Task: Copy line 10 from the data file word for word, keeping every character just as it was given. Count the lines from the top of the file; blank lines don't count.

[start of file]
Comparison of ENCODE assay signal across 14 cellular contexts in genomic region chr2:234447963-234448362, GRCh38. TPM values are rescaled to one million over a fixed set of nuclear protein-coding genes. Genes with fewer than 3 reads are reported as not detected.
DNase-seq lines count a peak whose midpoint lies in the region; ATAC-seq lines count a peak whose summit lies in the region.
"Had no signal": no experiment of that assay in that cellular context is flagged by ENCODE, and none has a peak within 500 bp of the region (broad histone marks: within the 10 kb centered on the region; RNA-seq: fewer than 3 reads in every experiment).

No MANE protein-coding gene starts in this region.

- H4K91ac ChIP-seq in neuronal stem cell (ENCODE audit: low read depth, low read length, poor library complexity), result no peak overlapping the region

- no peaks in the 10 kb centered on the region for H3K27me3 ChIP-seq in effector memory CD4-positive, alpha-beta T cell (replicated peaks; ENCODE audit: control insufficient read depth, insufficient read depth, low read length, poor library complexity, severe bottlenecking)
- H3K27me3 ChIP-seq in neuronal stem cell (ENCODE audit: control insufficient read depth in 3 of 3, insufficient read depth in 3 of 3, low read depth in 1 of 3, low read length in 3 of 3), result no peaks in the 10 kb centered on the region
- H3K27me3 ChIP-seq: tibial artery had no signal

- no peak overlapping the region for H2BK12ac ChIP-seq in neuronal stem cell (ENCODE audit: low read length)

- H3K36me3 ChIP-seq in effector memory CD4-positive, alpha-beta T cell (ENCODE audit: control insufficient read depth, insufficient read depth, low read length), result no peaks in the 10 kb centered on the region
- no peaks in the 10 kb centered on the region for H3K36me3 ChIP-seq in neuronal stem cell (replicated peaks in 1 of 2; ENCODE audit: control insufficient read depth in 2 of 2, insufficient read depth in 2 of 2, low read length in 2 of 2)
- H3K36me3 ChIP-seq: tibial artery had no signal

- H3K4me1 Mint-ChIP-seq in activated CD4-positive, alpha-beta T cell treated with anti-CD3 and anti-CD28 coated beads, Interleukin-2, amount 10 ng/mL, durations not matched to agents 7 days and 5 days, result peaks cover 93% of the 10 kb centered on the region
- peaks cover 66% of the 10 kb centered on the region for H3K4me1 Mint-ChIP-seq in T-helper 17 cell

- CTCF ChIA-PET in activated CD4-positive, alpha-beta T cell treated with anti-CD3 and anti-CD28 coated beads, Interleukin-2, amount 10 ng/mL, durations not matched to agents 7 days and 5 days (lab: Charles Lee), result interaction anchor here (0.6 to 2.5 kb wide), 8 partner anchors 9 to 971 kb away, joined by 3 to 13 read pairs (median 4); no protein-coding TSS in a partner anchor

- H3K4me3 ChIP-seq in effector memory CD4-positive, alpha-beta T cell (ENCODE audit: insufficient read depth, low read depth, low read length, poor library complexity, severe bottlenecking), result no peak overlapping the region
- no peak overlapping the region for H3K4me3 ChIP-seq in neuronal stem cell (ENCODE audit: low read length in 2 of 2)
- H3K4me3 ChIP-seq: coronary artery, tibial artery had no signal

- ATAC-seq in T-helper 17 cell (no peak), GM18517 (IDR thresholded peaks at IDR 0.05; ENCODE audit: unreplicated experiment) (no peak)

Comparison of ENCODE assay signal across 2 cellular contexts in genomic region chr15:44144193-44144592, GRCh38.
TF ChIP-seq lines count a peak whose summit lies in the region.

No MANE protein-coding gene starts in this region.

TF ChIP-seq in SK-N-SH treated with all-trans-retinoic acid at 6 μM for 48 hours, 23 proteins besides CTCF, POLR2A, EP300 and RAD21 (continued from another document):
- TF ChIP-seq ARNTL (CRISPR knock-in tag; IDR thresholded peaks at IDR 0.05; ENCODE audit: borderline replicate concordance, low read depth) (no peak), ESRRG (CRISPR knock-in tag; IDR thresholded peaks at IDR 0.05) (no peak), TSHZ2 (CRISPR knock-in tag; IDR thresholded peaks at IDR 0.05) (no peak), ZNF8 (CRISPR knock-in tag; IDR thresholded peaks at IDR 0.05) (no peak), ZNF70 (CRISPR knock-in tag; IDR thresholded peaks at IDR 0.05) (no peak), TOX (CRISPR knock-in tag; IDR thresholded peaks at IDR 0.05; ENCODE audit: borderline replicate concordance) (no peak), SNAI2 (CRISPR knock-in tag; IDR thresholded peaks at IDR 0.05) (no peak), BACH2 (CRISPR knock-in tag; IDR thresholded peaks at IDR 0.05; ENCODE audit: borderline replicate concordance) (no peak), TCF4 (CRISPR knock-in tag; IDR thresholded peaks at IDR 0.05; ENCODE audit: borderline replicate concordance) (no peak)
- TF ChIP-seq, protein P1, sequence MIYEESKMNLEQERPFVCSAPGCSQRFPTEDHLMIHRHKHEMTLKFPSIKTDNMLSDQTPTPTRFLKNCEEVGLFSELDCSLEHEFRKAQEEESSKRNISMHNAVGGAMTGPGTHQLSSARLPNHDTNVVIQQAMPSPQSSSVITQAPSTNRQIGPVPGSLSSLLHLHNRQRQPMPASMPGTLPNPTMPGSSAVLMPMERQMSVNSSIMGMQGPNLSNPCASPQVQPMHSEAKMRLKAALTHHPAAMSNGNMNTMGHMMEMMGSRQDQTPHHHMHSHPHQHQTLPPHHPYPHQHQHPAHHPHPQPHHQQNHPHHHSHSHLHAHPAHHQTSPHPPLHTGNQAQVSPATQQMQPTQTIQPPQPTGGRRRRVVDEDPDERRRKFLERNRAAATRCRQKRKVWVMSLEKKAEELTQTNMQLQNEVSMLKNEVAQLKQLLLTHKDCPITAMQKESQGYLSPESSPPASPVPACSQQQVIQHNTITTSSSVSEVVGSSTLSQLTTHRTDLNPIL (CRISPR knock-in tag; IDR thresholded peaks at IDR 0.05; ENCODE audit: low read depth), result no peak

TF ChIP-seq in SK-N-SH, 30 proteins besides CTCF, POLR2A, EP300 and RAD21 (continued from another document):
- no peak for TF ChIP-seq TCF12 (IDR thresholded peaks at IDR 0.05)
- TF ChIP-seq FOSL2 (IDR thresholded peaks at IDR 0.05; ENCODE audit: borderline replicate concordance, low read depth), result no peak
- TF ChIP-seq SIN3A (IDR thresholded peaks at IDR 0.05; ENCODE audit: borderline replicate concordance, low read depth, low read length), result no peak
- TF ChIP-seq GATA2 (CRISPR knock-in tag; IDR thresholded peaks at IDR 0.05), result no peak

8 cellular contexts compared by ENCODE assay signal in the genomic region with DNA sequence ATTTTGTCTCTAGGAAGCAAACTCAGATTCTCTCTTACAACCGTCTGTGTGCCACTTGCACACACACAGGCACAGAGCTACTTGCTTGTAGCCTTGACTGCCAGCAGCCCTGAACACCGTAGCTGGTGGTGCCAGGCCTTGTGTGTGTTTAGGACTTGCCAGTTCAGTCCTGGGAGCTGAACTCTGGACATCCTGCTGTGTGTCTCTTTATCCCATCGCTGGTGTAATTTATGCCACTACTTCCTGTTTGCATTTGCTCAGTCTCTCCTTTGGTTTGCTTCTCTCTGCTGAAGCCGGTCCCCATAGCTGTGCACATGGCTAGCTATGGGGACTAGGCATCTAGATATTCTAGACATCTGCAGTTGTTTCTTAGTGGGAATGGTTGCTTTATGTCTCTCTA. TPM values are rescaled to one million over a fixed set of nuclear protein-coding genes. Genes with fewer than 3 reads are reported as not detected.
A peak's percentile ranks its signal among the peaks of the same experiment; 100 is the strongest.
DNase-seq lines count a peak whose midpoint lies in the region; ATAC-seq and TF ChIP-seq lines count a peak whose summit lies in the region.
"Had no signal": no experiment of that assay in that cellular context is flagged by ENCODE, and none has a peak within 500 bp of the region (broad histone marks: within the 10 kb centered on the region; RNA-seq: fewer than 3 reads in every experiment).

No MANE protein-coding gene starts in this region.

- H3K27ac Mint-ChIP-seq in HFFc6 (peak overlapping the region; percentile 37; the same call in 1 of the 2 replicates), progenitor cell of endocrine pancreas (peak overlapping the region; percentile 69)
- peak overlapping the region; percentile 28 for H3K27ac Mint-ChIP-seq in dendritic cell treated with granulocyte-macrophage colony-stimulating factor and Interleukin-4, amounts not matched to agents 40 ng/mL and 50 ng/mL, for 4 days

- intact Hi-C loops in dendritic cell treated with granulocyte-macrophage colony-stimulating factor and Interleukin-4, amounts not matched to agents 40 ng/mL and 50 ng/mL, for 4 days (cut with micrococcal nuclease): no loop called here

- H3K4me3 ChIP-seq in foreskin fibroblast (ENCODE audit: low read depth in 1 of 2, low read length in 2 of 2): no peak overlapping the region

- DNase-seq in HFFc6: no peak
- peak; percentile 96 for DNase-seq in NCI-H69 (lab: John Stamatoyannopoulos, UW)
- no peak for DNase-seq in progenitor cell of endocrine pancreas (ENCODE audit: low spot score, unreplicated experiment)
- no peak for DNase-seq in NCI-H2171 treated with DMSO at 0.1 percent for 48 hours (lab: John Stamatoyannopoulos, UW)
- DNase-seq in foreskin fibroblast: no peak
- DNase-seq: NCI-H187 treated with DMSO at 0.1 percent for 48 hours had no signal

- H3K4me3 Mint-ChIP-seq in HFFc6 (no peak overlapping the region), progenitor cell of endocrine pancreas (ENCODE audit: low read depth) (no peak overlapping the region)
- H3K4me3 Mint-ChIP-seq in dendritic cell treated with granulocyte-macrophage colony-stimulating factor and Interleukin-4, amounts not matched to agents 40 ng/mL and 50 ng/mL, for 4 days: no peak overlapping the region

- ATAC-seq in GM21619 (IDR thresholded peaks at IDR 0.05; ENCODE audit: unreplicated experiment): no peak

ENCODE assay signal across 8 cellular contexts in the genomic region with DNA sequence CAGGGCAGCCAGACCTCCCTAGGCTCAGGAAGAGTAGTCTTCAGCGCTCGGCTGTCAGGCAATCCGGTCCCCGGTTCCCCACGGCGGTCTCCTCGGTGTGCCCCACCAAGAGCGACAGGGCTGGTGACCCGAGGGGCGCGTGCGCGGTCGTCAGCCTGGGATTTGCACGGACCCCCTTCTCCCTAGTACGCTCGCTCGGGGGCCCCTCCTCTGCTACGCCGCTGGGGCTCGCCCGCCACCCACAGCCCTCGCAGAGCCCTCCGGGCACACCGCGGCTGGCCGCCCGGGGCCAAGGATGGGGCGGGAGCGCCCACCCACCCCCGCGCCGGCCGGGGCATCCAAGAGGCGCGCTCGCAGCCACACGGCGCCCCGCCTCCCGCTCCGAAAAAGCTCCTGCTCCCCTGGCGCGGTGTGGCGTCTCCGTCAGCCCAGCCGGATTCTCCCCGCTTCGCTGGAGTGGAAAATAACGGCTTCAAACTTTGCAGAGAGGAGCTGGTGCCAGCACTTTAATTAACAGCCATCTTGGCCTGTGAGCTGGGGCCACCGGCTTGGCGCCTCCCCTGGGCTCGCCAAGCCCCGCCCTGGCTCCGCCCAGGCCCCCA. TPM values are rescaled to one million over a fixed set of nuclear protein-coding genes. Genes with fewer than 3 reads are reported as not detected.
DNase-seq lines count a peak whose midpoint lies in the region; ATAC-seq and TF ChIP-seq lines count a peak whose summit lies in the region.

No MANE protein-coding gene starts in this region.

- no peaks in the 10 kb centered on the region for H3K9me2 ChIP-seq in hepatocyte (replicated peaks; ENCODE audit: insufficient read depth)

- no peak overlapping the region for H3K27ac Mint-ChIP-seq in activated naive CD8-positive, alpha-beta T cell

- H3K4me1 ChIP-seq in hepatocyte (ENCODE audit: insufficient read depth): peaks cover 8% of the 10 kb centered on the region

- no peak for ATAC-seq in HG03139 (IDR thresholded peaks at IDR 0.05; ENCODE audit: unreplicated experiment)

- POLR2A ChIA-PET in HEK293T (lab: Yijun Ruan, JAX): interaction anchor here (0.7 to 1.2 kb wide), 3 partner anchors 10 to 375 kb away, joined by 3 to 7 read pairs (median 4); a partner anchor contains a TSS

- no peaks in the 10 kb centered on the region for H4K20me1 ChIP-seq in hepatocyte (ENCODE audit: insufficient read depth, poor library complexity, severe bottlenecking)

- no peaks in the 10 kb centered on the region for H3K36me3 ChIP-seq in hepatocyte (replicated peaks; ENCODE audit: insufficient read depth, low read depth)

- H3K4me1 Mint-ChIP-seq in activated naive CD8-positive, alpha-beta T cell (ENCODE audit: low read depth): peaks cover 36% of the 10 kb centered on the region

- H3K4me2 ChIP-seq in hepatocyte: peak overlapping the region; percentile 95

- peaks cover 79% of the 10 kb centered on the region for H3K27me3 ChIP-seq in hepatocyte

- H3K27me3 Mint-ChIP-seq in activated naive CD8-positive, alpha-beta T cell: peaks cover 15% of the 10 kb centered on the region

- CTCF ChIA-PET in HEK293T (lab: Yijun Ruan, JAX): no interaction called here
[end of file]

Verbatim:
- H3K36me3 ChIP-seq in effector memory CD4-positive, alpha-beta T cell (ENCODE audit: control insufficient read depth, insufficient read depth, low read length), result no peaks in the 10 kb centered on the region